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Forgettable night for U.S. runners

Let's start with Saturday night. Lauryn Williams had easily advanced through a preliminary heat of the 100 meters. The two-time silver medalist -- who always brings her best to the biggest stage -- was sauntering through the interview area unimpeded when a reporter reached out and tapped her on the shoulder.

"Can you sweep?" the reporter asked, referring to a medal sweep by Williams and her compatriots Torri Edwards and Muna Lee.

"Sweep?" Williams asked, bemused. And the reporter nodded his head. "Like, sweep the floor?" Williams said. Her lips curled into a smile seconds later as the nature of the question registered. "Oh! Yes, definitely, but the competition from Jamaica is fierce, so we gotta prepare mentally."

Perhaps somewhere in Williams' subconscious, the idea that the U.S. could shut out the Jamaicans was so unrealistic that her brain gravitated more easily to household chores. Because when Sunday night in the Bird's Nest rolled around, it was the Jamaicans who swept the floor with the competition: Shelly-Ann Fraser first in 10.78, Sherone Simpson second and Kerron Stewart third, both in 10.98.

Any notion of a U.S. sweep was doomed before the gun fired for the final. Edwards, 31, who entered the final with the fastest time (10.78) in the world this year and a reputation for underperforming in big meets, rocked in her starting blocks. The blocks are pressure-sensitive, and a false start is supposed to be signaled if the pressure on the blocks changes. But every sprinter knows that it doesn't always work, and if you rock, then you roll. If you flinch, just start running. You'll either get a great start or be called for a false start, come back and regroup.

But Edwards, in Lane 8, jerked backward and got a weak start. Lee, three lanes inside her, saw the movement out of the corner of her eye, and assuming it was a false start, relaxed ever so slightly, and got left in the blocks. She fought her way back from last, but reached only fifth place, running 11.07. Even if Muna's dismal reaction time of .234 seconds had been a more normal time of, say, .164, she would've run 11.00, good enough only for fourth, and much slower than the 10.85 she ran at the U.S. Trials.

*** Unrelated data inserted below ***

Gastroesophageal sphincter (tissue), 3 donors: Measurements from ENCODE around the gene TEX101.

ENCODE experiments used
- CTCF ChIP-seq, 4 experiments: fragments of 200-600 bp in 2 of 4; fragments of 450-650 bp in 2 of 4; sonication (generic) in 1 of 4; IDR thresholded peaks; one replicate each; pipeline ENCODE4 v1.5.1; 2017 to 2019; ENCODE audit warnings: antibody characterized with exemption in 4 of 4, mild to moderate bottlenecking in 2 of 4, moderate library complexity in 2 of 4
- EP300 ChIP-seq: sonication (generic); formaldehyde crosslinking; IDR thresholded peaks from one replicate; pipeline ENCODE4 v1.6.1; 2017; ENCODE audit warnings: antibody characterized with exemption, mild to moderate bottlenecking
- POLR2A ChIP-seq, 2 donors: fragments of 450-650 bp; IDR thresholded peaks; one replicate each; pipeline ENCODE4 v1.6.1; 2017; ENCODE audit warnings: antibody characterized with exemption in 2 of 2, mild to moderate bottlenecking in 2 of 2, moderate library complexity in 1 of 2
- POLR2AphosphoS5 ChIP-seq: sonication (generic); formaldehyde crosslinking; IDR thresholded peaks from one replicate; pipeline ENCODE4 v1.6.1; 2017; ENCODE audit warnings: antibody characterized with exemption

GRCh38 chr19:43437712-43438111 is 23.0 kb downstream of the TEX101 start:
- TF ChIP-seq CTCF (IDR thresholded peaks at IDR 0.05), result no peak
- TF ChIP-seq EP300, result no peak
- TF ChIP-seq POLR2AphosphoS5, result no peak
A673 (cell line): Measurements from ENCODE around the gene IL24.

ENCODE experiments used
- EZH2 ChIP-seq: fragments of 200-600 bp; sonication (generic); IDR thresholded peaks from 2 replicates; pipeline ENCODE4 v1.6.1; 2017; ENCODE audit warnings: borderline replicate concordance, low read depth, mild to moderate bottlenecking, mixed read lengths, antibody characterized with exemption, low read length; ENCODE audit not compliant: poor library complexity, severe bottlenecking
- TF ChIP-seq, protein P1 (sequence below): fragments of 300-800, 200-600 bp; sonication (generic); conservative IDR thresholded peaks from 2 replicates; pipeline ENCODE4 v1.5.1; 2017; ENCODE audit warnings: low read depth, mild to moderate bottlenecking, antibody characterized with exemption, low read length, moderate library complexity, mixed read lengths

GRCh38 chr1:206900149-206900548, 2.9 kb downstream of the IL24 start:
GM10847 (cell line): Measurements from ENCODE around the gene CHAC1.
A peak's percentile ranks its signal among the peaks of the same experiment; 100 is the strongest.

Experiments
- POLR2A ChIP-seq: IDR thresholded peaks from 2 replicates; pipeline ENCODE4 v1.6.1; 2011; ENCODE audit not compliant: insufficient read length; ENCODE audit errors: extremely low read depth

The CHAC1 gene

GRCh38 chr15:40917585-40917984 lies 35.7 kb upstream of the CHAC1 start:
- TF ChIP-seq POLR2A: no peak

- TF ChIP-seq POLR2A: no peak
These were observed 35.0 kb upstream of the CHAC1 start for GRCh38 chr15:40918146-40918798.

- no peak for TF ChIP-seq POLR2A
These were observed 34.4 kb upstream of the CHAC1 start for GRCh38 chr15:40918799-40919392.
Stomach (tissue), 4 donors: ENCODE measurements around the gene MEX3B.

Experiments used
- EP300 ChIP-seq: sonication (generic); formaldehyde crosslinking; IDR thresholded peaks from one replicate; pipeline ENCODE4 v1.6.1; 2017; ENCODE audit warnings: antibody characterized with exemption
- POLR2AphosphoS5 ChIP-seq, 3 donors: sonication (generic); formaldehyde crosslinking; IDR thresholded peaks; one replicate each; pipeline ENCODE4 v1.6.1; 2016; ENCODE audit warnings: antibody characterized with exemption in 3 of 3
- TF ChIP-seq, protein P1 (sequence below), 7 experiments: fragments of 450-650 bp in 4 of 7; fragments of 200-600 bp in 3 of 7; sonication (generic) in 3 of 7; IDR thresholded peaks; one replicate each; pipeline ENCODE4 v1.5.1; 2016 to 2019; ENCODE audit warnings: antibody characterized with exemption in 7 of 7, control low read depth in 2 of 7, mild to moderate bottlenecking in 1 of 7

Williams, 24, who always seems to find a way to get in the top three at big meets, simply got beat, taking fourth in 11.03. "We're getting a pretty good taste of what it's like to be at the bottom," she said after the race.

Lee, 26, who is still dealing with headaches she's been getting since a June car accident, summed up the sentiment of the American women best when she said, simply: "It sucks. I thought at least one of us would be in the mix."

But the women's 100 final arguably wasn't even the lowlight of the night for American runners. Bernard Lagat, a naturalized American who won silver in the 1,500 for Kenya in 2004, was ousted by a hair's breadth in the 1,500 semifinals.

Lagat finished sixth in the second of two heats in 3:37.79, and missed qualifying on time by .02. Lagat, who won both the 1,500 and the 5,000 at the World Championships in Osaka last summer, was expected to be a legitimate threat to win double gold in Beijing. (Heats of the 5,000 start on Wednesday). From the first round, though, the savvy veteran who appeared to effortlessly vanquish the competition at the U.S. Trials just did not look like his light-footed self. Lagat was in 10th with one lap to go, and a late surge came up short. Lagat, who usually floats past the finish line wearing a smile the size of his home state of Arizona, was visibly straining as he leaned for the line and practically stumbled across it.

After the race, the 33-year-old had no excuses, and no explanation. "My workouts have been fine, the heat was not a problem, the food has been fine," Lagat said. "I gave everything I had."

It was one of those nights for U.S. runner Abdi Abdirahman in the 10,000, too. The colorful distance runner known as the Black Cactus -- he lives in Tucson -- won the U.S. Trials in 27:16.99, and then took a dip in the steeplechase pit. But after laboring home in the Olympic final in 15th place in 27:52.53, he could only shake his head and wonder what had happened. "This race was actually set up for me," said the 31-year-old, third time Olympian. "It didn't go out too fast, but it wasn't too slow." And yet from "the first few laps, to be honest, I knew I just wasn't feeling my pop."

Perhaps the lone bright blip was a season-best of 27:36.99 by 22-year-old University of Oregon student Galen Rupp, good enough for 13th place overall.

"You have good days, and bad days," Abdirahman said. "The [American women 100-meter runners] made the finals, and missed, and the Jamaican girls won. That happens. That's why they run the races. It's just one of those days."

Indeed it was, and now comes the wait to see whether Lagat's legs can rebound for the 5,000, and whether the bad taste left in mouths of the U.S. women can be sweetened in the 4x100 relay. "[The Jamaican's] performance was spectacular," said Williams. "But I think we'll get some vengeance."